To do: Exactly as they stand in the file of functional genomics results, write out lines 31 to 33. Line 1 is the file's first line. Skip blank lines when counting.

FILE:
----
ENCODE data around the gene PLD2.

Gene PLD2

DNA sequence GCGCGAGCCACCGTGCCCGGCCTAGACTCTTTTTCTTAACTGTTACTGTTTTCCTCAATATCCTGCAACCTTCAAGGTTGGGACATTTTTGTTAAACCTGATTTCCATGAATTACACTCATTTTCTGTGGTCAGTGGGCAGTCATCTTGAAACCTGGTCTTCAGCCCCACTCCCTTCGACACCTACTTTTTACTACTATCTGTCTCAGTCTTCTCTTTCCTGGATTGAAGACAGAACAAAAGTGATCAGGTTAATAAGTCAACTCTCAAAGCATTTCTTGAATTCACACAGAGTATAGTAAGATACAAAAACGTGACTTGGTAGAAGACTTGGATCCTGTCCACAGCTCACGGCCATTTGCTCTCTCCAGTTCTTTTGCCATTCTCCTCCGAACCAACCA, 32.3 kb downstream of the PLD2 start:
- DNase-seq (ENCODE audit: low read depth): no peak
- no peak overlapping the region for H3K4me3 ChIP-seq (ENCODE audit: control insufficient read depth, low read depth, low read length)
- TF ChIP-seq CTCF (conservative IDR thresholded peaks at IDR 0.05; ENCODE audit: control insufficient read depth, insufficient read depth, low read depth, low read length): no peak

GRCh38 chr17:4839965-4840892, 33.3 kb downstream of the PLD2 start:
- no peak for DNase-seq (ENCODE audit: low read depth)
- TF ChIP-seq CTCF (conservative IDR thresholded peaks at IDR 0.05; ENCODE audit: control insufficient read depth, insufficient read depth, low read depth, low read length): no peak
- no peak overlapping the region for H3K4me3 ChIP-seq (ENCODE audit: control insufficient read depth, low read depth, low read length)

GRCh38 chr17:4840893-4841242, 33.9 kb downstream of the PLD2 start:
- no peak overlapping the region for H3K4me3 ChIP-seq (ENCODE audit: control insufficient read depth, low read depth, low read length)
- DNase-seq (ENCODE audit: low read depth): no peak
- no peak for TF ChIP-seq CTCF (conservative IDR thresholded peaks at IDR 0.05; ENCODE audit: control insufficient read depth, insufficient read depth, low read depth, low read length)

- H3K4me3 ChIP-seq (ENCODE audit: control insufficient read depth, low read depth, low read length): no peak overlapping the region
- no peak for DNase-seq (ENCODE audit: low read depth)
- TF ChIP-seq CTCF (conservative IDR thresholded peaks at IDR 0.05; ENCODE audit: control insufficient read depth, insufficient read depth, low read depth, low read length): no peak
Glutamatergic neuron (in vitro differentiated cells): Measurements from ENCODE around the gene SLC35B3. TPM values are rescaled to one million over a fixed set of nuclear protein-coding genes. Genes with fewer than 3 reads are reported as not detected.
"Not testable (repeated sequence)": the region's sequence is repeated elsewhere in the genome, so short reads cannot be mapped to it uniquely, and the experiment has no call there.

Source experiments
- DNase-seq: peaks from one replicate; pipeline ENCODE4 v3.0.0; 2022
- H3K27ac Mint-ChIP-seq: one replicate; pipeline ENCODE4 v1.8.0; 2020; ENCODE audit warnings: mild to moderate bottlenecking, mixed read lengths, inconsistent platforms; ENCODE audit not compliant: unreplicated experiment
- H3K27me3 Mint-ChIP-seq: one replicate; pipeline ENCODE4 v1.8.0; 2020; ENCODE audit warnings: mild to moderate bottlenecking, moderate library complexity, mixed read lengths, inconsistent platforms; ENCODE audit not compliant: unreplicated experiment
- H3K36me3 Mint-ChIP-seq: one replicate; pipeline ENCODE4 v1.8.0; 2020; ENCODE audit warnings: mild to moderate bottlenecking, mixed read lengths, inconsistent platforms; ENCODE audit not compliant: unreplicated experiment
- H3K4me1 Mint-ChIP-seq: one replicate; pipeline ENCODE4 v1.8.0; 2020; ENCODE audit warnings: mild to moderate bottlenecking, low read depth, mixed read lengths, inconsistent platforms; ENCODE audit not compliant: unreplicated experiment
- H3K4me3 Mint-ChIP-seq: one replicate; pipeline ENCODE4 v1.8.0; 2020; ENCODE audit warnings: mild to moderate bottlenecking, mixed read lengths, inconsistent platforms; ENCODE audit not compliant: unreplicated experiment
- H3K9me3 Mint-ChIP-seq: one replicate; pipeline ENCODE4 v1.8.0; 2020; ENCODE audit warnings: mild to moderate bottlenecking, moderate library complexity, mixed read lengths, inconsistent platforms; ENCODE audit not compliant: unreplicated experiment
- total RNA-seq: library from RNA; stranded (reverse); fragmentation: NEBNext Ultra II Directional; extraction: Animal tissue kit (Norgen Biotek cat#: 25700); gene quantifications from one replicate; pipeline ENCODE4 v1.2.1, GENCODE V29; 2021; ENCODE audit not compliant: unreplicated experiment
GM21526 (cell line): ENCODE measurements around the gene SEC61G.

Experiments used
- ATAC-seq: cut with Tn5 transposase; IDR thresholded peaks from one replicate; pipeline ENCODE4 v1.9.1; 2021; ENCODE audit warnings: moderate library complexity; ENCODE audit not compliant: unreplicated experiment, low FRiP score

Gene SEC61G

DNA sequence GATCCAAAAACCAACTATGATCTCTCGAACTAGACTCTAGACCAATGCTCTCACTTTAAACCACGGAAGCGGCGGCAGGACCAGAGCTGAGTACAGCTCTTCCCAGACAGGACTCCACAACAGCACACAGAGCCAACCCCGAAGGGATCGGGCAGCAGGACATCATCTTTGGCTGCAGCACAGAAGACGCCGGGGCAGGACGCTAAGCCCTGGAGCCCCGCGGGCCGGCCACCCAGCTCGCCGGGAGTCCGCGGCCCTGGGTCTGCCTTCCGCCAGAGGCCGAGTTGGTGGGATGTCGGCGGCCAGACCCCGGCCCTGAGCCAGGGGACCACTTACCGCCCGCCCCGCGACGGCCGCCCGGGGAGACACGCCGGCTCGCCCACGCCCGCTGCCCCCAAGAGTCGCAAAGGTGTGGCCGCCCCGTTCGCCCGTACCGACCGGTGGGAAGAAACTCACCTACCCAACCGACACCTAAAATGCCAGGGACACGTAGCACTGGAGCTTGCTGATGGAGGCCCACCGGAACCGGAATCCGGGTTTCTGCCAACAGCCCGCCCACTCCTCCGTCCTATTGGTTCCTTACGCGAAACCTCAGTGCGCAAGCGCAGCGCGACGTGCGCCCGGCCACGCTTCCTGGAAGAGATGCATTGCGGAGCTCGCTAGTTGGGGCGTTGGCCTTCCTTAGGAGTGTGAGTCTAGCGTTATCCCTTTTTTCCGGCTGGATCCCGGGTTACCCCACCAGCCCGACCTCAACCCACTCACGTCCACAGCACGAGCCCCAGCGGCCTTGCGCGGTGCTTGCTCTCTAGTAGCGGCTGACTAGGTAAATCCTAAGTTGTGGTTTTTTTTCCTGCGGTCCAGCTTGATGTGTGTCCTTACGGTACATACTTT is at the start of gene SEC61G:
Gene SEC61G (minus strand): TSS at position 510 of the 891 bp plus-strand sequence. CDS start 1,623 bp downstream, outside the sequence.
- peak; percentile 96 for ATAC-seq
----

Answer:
- ATAC-seq: cut with Tn5 transposase; IDR thresholded peaks from one replicate; pipeline ENCODE4 v1.9.1; 2021; ENCODE audit warnings: moderate library complexity; ENCODE audit not compliant: unreplicated experiment, low FRiP score

Gene SEC61G

DNA sequence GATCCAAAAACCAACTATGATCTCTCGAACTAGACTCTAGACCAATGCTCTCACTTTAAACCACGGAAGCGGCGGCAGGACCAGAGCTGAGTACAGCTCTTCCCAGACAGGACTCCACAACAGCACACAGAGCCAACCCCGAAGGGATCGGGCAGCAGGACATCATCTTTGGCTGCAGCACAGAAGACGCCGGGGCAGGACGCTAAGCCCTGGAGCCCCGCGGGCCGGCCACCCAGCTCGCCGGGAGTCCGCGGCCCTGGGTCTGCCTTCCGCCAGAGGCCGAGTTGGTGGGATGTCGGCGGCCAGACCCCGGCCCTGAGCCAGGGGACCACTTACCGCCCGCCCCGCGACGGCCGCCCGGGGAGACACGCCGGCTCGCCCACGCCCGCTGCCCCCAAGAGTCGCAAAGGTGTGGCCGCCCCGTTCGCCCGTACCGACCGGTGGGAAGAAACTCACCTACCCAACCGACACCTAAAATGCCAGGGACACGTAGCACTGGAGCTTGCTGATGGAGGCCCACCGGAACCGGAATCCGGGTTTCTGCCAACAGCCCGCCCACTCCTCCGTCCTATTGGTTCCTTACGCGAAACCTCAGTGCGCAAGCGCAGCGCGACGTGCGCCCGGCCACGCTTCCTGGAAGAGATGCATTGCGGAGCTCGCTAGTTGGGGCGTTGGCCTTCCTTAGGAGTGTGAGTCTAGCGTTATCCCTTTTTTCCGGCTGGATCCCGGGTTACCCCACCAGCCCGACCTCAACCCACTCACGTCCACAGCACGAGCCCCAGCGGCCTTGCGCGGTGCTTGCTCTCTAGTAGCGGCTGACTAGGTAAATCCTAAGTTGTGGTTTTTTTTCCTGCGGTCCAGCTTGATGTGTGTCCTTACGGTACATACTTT is at the start of gene SEC61G: